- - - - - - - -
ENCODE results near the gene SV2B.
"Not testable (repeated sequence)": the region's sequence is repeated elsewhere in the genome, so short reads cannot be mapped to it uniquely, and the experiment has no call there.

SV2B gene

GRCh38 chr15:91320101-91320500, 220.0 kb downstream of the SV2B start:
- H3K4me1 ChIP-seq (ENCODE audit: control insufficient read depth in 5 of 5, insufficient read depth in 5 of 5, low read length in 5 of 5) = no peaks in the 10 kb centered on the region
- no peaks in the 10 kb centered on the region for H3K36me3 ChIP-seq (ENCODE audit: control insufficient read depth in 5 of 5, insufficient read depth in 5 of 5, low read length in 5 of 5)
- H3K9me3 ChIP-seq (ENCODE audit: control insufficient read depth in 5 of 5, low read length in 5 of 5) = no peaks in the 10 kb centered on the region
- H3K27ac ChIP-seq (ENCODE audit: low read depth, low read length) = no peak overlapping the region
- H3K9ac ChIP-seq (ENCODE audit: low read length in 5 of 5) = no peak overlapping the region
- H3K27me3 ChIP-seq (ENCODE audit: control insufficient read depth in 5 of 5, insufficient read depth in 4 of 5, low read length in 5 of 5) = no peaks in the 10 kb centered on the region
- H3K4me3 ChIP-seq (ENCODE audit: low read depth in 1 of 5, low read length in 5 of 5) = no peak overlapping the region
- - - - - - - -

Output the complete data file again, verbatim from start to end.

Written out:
ENCODE results near the gene SV2B.
"Not testable (repeated sequence)": the region's sequence is repeated elsewhere in the genome, so short reads cannot be mapped to it uniquely, and the experiment has no call there.

SV2B gene

GRCh38 chr15:91320101-91320500, 220.0 kb downstream of the SV2B start:
- H3K4me1 ChIP-seq (ENCODE audit: control insufficient read depth in 5 of 5, insufficient read depth in 5 of 5, low read length in 5 of 5) = no peaks in the 10 kb centered on the region
- no peaks in the 10 kb centered on the region for H3K36me3 ChIP-seq (ENCODE audit: control insufficient read depth in 5 of 5, insufficient read depth in 5 of 5, low read length in 5 of 5)
- H3K9me3 ChIP-seq (ENCODE audit: control insufficient read depth in 5 of 5, low read length in 5 of 5) = no peaks in the 10 kb centered on the region
- H3K27ac ChIP-seq (ENCODE audit: low read depth, low read length) = no peak overlapping the region
- H3K9ac ChIP-seq (ENCODE audit: low read length in 5 of 5) = no peak overlapping the region
- H3K27me3 ChIP-seq (ENCODE audit: control insufficient read depth in 5 of 5, insufficient read depth in 4 of 5, low read length in 5 of 5) = no peaks in the 10 kb centered on the region
- H3K4me3 ChIP-seq (ENCODE audit: low read depth in 1 of 5, low read length in 5 of 5) = no peak overlapping the region